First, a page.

Insurance companies make more money by denying health care claims. When their first responsibility by law is to their share holders, this is always going to be the real issue. I think it's simply immoral for health care to be organized on a for profit basis.
Senator Clinton claims that the only way to achieve “universal” coverage is to require everyone to have insurance. Senator Obama says people don’t have insurance not because they don’t want it, but because they can’t afford it. Both are skipping the main problem.
It’s true that no plan can be called “universal” unless everybody is in. It’s also true that skyrocketing costs have priced millions of Americans out of access to care. A Kaiser Family Foundation 2007 survey found that average family premiums are now $12,106 - not including the additional charges for deductibles and co-payments for everything from doctor’s appointments to prescription drugs to emergency care.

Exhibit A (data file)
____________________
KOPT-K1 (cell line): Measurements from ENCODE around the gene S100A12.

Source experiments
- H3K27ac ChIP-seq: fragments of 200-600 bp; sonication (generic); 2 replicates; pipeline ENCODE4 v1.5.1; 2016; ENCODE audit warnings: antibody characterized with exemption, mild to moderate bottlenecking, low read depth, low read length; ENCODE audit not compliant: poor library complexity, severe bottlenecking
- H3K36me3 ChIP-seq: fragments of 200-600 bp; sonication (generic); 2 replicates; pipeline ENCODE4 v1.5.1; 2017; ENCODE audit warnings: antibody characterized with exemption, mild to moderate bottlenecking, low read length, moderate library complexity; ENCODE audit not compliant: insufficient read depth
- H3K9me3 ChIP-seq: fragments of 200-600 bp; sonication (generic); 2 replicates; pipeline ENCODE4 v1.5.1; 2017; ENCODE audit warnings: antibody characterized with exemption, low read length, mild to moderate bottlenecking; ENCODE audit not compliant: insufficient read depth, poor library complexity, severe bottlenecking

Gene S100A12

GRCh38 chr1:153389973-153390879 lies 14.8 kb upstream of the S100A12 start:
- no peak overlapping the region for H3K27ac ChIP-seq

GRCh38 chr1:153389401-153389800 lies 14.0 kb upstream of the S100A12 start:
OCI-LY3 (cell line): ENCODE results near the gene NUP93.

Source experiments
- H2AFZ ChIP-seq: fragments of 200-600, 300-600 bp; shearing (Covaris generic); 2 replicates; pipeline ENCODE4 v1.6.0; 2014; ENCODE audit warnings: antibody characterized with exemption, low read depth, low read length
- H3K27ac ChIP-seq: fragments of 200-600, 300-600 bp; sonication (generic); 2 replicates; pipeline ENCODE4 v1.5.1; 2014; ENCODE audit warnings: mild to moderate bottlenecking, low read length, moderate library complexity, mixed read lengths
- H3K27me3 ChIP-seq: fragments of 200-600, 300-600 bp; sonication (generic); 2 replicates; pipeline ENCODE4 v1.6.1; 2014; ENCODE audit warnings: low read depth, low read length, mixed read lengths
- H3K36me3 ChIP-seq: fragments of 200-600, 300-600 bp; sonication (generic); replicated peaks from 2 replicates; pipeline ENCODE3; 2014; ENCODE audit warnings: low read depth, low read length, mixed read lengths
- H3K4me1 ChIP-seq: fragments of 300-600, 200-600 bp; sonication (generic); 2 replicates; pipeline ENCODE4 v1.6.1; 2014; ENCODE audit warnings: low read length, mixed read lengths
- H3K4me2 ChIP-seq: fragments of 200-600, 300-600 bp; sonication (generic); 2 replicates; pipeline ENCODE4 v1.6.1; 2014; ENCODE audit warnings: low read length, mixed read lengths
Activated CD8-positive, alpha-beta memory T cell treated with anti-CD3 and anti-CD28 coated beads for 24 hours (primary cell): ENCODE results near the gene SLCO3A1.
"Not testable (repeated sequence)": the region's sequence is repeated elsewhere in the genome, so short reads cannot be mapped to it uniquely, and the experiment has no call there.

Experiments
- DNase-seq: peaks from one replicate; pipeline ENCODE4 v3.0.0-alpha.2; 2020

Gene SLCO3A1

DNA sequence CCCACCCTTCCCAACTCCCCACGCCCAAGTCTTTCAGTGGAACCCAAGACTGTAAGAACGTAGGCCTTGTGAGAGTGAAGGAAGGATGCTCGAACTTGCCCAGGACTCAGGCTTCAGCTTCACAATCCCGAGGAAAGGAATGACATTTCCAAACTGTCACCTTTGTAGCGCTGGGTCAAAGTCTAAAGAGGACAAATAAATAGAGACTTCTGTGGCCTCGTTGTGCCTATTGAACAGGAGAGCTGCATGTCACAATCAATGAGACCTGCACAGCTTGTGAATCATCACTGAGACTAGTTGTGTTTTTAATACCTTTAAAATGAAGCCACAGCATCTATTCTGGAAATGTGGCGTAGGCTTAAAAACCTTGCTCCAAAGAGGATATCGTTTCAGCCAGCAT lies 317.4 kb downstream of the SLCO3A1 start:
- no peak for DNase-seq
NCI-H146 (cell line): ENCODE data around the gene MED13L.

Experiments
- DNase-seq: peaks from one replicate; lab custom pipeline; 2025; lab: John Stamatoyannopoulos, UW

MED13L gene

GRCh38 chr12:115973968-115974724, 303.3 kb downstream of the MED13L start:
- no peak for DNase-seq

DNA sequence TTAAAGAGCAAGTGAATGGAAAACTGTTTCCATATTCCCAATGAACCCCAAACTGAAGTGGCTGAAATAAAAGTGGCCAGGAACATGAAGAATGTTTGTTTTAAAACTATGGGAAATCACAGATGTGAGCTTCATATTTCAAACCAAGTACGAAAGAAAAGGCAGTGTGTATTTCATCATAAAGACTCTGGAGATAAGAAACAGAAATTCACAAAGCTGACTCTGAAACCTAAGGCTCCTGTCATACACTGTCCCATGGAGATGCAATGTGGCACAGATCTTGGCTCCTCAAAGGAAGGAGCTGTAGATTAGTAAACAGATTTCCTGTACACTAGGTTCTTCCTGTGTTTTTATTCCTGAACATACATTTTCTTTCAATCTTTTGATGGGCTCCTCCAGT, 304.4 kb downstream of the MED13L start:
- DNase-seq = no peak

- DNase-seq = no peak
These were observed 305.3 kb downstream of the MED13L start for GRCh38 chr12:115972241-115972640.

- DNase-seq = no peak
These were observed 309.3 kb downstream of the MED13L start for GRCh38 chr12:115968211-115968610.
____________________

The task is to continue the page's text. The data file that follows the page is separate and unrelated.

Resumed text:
Costs are the central story today, cited by most Americans as their major worry about their health coverage, and are why health care is the leading domestic issue in the presidential race.
The trouble for most of these families is not the lack of insurance, though; it’s the insurance they already have. Consumer Reports in August reported that four in 10 Americans are “underinsured.” Half postponed needed medical care because of cost. One quarter had outstanding medical debt. Only 37 percent said they were prepared to handle unexpected major medical bills.
It’s hard to imagine how forcing more people to buy insurance solves these problems, especially when none of the top three Democratic candidates has advocated any cost constraints on the insurers, drug companies or other industry giants.
Tuesday, January 15, 2008
The real health care issue
Kucinich is the only candidate advocating a single-payer solution to our health care crisis. Please look at this excerpt from an article entitled "Obama-Clinton Health Debate Ignores Real Issue":